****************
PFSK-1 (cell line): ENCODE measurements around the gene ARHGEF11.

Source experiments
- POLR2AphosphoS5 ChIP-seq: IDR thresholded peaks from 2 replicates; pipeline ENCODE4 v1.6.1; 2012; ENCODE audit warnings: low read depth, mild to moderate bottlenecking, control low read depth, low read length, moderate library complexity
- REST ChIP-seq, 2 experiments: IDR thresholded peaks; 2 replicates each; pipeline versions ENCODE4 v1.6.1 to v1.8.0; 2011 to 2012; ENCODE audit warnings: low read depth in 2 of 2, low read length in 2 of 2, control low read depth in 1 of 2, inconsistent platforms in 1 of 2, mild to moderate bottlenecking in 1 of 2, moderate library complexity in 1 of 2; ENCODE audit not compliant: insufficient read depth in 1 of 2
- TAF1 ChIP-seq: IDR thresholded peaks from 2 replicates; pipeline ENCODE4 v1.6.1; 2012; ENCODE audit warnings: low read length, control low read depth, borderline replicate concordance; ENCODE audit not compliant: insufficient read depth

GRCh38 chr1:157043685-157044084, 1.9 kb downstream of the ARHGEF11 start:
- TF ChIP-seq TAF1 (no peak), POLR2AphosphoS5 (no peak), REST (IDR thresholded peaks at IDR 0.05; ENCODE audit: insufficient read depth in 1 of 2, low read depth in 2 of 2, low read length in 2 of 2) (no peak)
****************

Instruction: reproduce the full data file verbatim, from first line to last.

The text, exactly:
PFSK-1 (cell line): ENCODE measurements around the gene ARHGEF11.

Source experiments
- POLR2AphosphoS5 ChIP-seq: IDR thresholded peaks from 2 replicates; pipeline ENCODE4 v1.6.1; 2012; ENCODE audit warnings: low read depth, mild to moderate bottlenecking, control low read depth, low read length, moderate library complexity
- REST ChIP-seq, 2 experiments: IDR thresholded peaks; 2 replicates each; pipeline versions ENCODE4 v1.6.1 to v1.8.0; 2011 to 2012; ENCODE audit warnings: low read depth in 2 of 2, low read length in 2 of 2, control low read depth in 1 of 2, inconsistent platforms in 1 of 2, mild to moderate bottlenecking in 1 of 2, moderate library complexity in 1 of 2; ENCODE audit not compliant: insufficient read depth in 1 of 2
- TAF1 ChIP-seq: IDR thresholded peaks from 2 replicates; pipeline ENCODE4 v1.6.1; 2012; ENCODE audit warnings: low read length, control low read depth, borderline replicate concordance; ENCODE audit not compliant: insufficient read depth

GRCh38 chr1:157043685-157044084, 1.9 kb downstream of the ARHGEF11 start:
- TF ChIP-seq TAF1 (no peak), POLR2AphosphoS5 (no peak), REST (IDR thresholded peaks at IDR 0.05; ENCODE audit: insufficient read depth in 1 of 2, low read depth in 2 of 2, low read length in 2 of 2) (no peak)